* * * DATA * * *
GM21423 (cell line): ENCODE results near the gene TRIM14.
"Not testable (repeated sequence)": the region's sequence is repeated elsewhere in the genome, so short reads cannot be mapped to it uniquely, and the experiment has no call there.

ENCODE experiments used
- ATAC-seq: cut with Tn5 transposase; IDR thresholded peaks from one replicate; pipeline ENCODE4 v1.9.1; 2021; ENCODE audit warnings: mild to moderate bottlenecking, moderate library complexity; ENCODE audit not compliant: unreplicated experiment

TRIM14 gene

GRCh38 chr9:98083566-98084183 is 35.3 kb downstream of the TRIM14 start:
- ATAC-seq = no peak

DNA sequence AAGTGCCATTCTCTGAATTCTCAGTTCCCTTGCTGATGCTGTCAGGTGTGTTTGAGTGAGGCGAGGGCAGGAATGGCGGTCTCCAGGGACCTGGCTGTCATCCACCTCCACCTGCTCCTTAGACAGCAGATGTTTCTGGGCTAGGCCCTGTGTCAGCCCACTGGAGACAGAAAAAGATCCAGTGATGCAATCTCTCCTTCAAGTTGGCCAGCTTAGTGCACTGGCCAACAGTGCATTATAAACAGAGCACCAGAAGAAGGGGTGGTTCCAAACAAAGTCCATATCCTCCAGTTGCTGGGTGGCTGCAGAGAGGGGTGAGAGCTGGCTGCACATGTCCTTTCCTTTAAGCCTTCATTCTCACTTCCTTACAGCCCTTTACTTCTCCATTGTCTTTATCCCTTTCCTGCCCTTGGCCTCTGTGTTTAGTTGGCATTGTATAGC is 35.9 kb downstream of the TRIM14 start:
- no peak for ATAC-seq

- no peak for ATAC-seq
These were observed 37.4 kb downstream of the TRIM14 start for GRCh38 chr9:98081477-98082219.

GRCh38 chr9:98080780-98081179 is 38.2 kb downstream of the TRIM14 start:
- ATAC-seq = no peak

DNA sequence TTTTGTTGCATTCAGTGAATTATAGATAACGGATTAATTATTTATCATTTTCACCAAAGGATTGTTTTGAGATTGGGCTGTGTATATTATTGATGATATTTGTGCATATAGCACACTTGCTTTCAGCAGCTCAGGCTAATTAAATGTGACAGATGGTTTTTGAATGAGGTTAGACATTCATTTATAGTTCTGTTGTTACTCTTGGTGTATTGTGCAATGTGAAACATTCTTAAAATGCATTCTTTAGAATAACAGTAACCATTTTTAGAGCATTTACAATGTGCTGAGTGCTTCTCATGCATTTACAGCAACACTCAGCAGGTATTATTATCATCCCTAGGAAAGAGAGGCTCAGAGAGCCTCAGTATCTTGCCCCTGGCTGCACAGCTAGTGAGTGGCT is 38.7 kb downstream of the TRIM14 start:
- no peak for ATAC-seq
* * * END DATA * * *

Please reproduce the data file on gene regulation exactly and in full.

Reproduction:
GM21423 (cell line): ENCODE results near the gene TRIM14.
"Not testable (repeated sequence)": the region's sequence is repeated elsewhere in the genome, so short reads cannot be mapped to it uniquely, and the experiment has no call there.

ENCODE experiments used
- ATAC-seq: cut with Tn5 transposase; IDR thresholded peaks from one replicate; pipeline ENCODE4 v1.9.1; 2021; ENCODE audit warnings: mild to moderate bottlenecking, moderate library complexity; ENCODE audit not compliant: unreplicated experiment

TRIM14 gene

GRCh38 chr9:98083566-98084183 is 35.3 kb downstream of the TRIM14 start:
- ATAC-seq = no peak

DNA sequence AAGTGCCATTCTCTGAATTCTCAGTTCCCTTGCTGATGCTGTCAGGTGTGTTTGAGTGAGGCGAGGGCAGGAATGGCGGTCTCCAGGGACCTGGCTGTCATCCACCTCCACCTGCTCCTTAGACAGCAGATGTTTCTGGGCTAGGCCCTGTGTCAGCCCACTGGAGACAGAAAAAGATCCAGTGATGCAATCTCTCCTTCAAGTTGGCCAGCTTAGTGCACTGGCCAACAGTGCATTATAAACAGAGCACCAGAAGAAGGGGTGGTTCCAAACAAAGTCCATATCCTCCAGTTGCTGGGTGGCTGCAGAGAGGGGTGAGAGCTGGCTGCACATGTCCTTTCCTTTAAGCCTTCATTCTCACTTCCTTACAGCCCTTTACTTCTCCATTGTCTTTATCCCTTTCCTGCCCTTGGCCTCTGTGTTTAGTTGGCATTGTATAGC is 35.9 kb downstream of the TRIM14 start:
- no peak for ATAC-seq

- no peak for ATAC-seq
These were observed 37.4 kb downstream of the TRIM14 start for GRCh38 chr9:98081477-98082219.

GRCh38 chr9:98080780-98081179 is 38.2 kb downstream of the TRIM14 start:
- ATAC-seq = no peak

DNA sequence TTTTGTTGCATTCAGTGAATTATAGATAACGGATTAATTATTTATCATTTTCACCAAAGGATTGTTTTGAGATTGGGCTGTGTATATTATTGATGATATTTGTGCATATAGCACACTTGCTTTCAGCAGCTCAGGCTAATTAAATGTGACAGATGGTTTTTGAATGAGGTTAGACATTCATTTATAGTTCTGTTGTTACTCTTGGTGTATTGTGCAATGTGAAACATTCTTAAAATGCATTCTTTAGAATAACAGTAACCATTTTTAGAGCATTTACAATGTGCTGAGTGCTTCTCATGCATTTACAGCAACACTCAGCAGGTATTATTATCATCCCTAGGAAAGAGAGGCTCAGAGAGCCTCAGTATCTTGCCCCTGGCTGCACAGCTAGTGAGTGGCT is 38.7 kb downstream of the TRIM14 start:
- no peak for ATAC-seq